Palace manager Roy Hodgson has praised front-man Jordan Ayew today after the Eagles ran to victory over Aston Villa thanks to the Ghanaian’s 73rd-minute strike, his second goal from two consecutive league games.
Hodgson addressed the striker’s role in the match beyond his goal and also offered an explanation as to why and when the 27-year-old was substituted.
On Ayew’s talent and commitment, the manager said: “Had he not scored the goal today, I would still be heaping praise on him because of the work he does for us, his tactical understanding, the number of times he does the job we want tactically to help other players take up the positions they need to take up. I’m not just talking attacking-wise, I’m talking defending too.
“When he puts icing on that cake by scoring a goal last week and a goal this week, then it’s happy days – there’s no doubt about that. It’s in particular happy days for him and it’s happy days he deserves. Last season, he didn’t get as many opportunities as he would like to have had.
“There were many times he found himself on the bench as a substitute and wasn’t even getting onto the field of play but never once did he stop working hard in training. Never once did he stop trying to do the right things in training. Players like that, when their moment arrives, as a coach you feel really happy for them.”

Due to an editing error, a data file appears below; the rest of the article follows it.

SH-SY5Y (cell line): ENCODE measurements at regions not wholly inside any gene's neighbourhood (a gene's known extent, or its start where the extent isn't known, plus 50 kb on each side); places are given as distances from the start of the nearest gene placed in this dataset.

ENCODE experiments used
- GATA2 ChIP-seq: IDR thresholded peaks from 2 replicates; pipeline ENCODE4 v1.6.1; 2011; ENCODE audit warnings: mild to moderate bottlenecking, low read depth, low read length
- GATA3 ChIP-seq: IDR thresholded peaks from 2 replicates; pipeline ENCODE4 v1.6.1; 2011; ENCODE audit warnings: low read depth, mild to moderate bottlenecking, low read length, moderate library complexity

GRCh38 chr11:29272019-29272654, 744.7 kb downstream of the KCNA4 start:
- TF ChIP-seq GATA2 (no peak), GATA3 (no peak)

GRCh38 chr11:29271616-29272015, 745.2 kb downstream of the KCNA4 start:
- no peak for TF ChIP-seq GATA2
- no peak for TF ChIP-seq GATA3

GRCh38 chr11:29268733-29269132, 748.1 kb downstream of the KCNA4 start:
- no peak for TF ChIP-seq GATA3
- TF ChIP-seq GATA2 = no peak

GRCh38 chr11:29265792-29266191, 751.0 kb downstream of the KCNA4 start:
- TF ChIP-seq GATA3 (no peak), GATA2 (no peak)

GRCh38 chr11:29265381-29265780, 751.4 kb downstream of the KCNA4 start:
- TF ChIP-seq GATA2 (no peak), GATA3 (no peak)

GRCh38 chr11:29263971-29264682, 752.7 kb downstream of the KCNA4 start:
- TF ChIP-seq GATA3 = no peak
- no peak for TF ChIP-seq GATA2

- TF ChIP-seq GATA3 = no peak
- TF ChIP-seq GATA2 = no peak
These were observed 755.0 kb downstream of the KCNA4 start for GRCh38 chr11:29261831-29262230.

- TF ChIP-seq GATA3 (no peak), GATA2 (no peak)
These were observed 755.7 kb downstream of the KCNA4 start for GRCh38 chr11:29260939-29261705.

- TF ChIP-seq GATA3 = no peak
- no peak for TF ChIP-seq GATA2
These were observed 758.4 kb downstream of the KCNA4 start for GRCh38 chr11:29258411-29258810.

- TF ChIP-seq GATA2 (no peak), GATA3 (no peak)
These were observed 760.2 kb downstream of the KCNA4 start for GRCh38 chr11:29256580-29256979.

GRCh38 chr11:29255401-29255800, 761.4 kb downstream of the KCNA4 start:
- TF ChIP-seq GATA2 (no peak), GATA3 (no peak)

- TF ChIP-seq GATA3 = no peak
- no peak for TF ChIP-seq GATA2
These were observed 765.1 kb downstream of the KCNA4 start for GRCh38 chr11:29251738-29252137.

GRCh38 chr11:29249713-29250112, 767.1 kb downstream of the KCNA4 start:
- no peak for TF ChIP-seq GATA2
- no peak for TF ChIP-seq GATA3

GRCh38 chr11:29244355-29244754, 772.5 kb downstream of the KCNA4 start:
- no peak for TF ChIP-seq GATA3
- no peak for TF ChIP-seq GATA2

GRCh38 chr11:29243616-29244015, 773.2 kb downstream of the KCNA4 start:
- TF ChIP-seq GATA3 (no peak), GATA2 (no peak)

Turning his attention to Ayew’s substitution, which saw fellow striker Christian Benteke lead the attacking line from the 86th minute – Hodgson explained: “He [Ayew] was tired of course, as he was bound to be with that work-rate and amount of work he puts in, the distance he covers, the high speed running. We obviously were thinking at 0-0, ‘right, we might need to replace him here. Give Christian Benteke 10 minutes with fresh legs.’
“Also we were getting lots of corner kicks and free kicks and thinking ‘there, another big guy in the box who might get his head on these corner kicks or wide free kicks.’ So we still made the change. We just didn’t do it immediately after he scored because that would be a foolish thing to do tactically – when someone scores a goal and your next move is to take him off. I don’t think the fans would have been too pleased about that.”